East–Southeast Asia is currently one of the fastest urbanizing regions in the world, with countries such as China climbing from 20 to 50% urbanized in just a few decades. By 2050, these countries are projected to add 1 billion people, with 90% of that growth occurring in cities. This population shift parallels an equally astounding amount of built-up land expansion. However, spatially-and temporally-detailed information on regional-scale changes in urban land or population distribution do not exist; previous efforts have been either sample-based, focused on one country, or drawn conclusions from datasets with substantial temporal/spatial mismatch and variability in urban definitions. Using consistent methodology, satellite imagery and census data for >1000 agglomerations in the East–Southeast Asian region, we show that urban land increased >22% between 2000 and 2010 (from 155 000 to 189 000 km2), an amount equivalent to the area of Taiwan, while urban populations climbed >31% (from 738 to 969 million). Although urban land expanded at unprecedented rates, urban populations grew more rapidly, resulting in increasing densities for the majority of urban agglomerations, including those in both more developed (Japan, South Korea) and industrializing nations (China, Vietnam, Indonesia). This result contrasts previous sample-based studies, which conclude that cities are universally declining in density. The patterns and rates of change uncovered by these datasets provide a unique record of the massive urban transition currently underway in East–Southeast Asia that is impacting local-regional climate, pollution levels, water quality/availability, arable land, as well as the livelihoods and vulnerability of populations in the region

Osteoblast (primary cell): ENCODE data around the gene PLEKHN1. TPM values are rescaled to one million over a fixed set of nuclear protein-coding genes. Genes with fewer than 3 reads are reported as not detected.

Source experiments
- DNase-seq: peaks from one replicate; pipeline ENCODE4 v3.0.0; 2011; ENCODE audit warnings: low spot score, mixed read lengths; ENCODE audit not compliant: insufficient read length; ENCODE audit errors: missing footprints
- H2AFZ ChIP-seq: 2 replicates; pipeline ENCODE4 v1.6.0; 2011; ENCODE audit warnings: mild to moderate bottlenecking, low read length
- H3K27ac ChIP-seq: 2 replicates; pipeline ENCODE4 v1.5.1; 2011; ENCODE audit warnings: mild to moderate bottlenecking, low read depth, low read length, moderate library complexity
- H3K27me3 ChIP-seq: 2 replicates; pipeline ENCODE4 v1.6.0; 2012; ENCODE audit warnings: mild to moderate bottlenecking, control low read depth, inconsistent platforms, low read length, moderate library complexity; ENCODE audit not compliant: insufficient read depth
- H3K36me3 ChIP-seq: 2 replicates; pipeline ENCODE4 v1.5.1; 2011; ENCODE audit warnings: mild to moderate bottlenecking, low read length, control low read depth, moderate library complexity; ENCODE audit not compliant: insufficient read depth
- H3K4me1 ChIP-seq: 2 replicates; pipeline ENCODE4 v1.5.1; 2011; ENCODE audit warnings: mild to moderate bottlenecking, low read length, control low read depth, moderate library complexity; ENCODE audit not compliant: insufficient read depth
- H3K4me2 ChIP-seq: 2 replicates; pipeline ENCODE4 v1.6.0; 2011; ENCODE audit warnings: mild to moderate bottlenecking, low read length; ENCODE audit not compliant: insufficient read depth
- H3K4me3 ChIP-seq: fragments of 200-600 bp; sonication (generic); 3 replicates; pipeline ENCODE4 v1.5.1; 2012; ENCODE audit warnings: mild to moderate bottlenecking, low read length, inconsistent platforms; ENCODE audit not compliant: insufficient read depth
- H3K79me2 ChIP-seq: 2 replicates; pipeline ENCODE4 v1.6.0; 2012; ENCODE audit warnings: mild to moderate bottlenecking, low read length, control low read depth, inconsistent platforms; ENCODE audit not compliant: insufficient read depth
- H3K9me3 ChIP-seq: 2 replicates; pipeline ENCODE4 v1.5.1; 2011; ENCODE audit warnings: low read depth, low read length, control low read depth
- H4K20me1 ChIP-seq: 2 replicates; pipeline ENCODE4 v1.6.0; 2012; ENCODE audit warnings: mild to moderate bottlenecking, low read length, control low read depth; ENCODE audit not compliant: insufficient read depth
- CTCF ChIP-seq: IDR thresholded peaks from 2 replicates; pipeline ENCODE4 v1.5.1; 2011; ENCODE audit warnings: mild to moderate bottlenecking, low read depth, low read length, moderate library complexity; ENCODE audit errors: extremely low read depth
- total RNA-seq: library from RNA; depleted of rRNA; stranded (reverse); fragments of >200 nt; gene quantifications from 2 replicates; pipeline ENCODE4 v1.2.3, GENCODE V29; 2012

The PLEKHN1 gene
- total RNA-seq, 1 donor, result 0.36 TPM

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Accepted/In Press date: 27 January 2015
Published date: 3 March 2015
Organisations: Global Env Change & Earth Observation, WorldPop, Population, Health & Wellbeing (PHeW)

Identifiers

Local EPrints ID: 374978
URI: http://eprints.soton.ac.uk/id/eprint/374978
ISSN: 1748-9326
PURE UUID: 062bb011-dbcd-4c13-9226-27c435193b17
ORCID for A.J. Tatem: ORCID iD orcid.org/0000-0002-7270-941X

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Date deposited: 09 Mar 2015 10:21
Last modified: 23 Jul 2022 02:05

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Contributors

Author: A. Schneider
Author: C.M. Mertes
Author: A.J. Tatem ORCID iD
Author: B. Tan
Author: D. Sulla-Menashe
Author: S.J. Graves
Author: N.N. Patel
Author: J.A. Horton
Author: A.E. Gaughan
Author: J.T. Rollo
Author: I.H. Schelly
Author: F.R. Stevens
Author: A. Dastur